Foreclosures in Columbia City on SeattleHome.com are homes that are owned by a bank or lender. These are sometimes referred to as REO (Real Estate Owned), ORE, or bank-owned homes. Other foreclosures are sold at county auctions, which are riskier and require all-cash buyers.
In contrast, these bank-owned foreclosures are fairly straightforward and allow for bank financing. Even inexperienced buyers have access to bank-owned foreclosures. Our buyers have the option of an inspection period before closing the contract on a foreclosure. This allows the buyer a short-term "grace period" in case the property doesn't live up to their expectations.
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Columbia City is probably the center of the urban revival in South Seattle, with an enviable new business district, plenty of new construction homes, and bustling scene. Centered on Rainier Ave east of Beacon Hill, there are a plethora of parks, restaurants, and shops for the neighborhood residents to peruse, as well as great access to mass transit. Home prices have increased significantly since the neighborhood's resurgence, but are still moderate for Seattle in general.
Columbia City is a neighborhood located in the southeastern part of Seattle, Washington in the Rainier Valley district. It has a landmark-protected historic business district and is one of the few Seattle neighborhoods with a long history of ethnic and income diversity.
The neighborhood's main thoroughfares running north–south are Rainier Avenue S. and Martin Luther King Jr. Way S. The principal east–west thoroughfares are S. Alaska Street and S. Genesee Street. Mass transit includes Sound Transit's Central Link light rail service from the Columbia City station (approx. 15 minutes to downtown Seattle and 20 minutes to SeaTac airport).
The area was once dense conifer forest, inhabited by the local Salish peoples, until the arrival of the Rainier Valley Electric Railway from Downtown Seattle in 1891. Owners of the electric railway bought forty acres, built a lumber mill, cleared the area for settlement, and promoted their town development under the name "Columbia" – named after Christopher Columbus. Three streets in the neighborhood have names of other famous explorers (a Columbia Street already existed Downtown): Ferdinand Street after Magellan, Hudson Street after Henry Hudson, and Americus Street after Amerigo Vespucci. Lots in 1891 were sold under a canvas tent with the slogan "Columbia, Watch It Grow!" attached to the railway cars.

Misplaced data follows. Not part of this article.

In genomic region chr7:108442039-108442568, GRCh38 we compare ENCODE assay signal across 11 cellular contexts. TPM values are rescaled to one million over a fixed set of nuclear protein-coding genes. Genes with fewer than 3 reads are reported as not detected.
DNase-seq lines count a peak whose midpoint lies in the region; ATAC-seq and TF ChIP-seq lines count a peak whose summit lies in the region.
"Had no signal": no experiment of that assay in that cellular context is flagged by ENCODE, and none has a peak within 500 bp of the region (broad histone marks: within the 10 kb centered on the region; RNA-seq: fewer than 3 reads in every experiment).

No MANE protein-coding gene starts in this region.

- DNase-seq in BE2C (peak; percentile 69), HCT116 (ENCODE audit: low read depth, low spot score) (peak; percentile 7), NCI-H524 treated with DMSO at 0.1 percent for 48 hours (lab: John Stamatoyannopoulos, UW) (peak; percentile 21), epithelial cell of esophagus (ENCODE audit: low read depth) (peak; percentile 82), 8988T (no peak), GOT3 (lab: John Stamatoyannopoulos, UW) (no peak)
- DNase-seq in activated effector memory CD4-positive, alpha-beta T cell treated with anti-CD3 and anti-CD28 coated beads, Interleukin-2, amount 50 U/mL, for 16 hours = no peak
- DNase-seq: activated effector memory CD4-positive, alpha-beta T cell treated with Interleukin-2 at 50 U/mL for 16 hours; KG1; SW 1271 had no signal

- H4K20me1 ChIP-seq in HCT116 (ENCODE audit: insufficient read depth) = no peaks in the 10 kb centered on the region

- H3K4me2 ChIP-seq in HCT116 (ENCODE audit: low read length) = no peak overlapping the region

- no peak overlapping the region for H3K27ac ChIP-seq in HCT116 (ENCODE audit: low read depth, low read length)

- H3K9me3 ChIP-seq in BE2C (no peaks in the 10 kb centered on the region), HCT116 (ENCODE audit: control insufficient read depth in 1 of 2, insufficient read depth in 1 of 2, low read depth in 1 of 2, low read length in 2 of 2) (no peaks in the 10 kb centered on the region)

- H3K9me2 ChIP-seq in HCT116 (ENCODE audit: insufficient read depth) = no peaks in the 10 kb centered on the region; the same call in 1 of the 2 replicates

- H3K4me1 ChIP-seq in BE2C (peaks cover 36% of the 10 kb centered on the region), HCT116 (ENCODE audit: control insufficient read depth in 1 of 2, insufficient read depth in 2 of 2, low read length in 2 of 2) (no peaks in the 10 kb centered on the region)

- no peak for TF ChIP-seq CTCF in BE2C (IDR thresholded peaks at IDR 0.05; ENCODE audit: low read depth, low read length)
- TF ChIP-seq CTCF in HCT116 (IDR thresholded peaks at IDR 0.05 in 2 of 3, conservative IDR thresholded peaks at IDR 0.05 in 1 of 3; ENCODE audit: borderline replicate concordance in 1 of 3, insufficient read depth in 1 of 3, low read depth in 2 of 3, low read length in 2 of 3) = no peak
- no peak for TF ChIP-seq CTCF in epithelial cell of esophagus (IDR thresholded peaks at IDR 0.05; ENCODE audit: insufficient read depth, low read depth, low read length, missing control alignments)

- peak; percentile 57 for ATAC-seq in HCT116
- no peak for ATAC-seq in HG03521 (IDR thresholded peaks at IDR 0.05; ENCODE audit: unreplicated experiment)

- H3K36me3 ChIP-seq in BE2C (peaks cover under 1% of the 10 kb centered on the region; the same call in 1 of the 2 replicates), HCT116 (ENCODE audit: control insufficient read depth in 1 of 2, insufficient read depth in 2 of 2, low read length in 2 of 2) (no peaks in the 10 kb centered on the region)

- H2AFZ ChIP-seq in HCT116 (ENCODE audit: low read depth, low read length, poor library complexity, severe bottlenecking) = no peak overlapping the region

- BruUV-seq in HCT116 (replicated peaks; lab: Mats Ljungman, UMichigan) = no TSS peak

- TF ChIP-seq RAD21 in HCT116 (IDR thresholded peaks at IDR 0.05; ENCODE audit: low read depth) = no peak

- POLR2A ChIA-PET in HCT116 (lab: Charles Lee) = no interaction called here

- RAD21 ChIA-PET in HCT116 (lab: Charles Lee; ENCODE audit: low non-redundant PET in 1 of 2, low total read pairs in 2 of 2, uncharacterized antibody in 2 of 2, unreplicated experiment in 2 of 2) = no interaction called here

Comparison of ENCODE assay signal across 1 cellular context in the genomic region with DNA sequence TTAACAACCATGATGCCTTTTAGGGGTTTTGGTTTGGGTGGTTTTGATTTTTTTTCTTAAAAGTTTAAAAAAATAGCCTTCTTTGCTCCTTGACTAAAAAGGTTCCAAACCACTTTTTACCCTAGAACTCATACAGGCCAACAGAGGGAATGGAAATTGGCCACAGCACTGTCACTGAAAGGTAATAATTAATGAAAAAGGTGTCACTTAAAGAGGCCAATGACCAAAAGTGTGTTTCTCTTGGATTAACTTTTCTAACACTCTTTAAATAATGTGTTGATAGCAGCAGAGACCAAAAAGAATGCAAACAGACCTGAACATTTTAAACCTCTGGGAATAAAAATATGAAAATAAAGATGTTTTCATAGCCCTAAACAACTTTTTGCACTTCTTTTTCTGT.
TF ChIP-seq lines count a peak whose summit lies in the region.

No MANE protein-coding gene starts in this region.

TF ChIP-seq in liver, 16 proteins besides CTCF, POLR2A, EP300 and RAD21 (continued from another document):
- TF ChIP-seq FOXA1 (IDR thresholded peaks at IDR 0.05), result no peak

Columbia incorporated as "Columbia City" in January 1893. Annexation to the City of Seattle came May 3, 1907 following a petition by citizens to the City Council to hold a special election on the matter. Although opposition to annexation had initially been strong due to citizens' desire for local control, the March 5 vote was overwhelming: 109-3 in favor of annexation to Seattle.
In 1905, the newly renamed Seattle Renton & Southern Railway extended south to Renton. In 1912 the streetcar line went bankrupt and was reorganized as the Seattle & Rainier Valley Railway. Its last run was just after midnight on January 1, 1937. Meanwhile, Columbia City's ambitions to become a seaport were thwarted with the completion of the Lake Washington Ship Canal in 1917, which lowered Lake Washington by nine feet and caused Wetmore Slough to dry up. The former slough was used as a dump from 1941 to 1963, and is now Genesee Park.
A major early employer was the Hitt Fireworks Company (1905–1960s) located at what is now Hitt's Hill Park. It employed 200 workers in the 1930s and was credited for firework displays at several world's fairs and Fourth of July celebrations. During World War II it produced smoke screens and parachute flares. The Hitt Fireworks Company also provided pyrotechnic effects for some major release films including Gone with the Wind.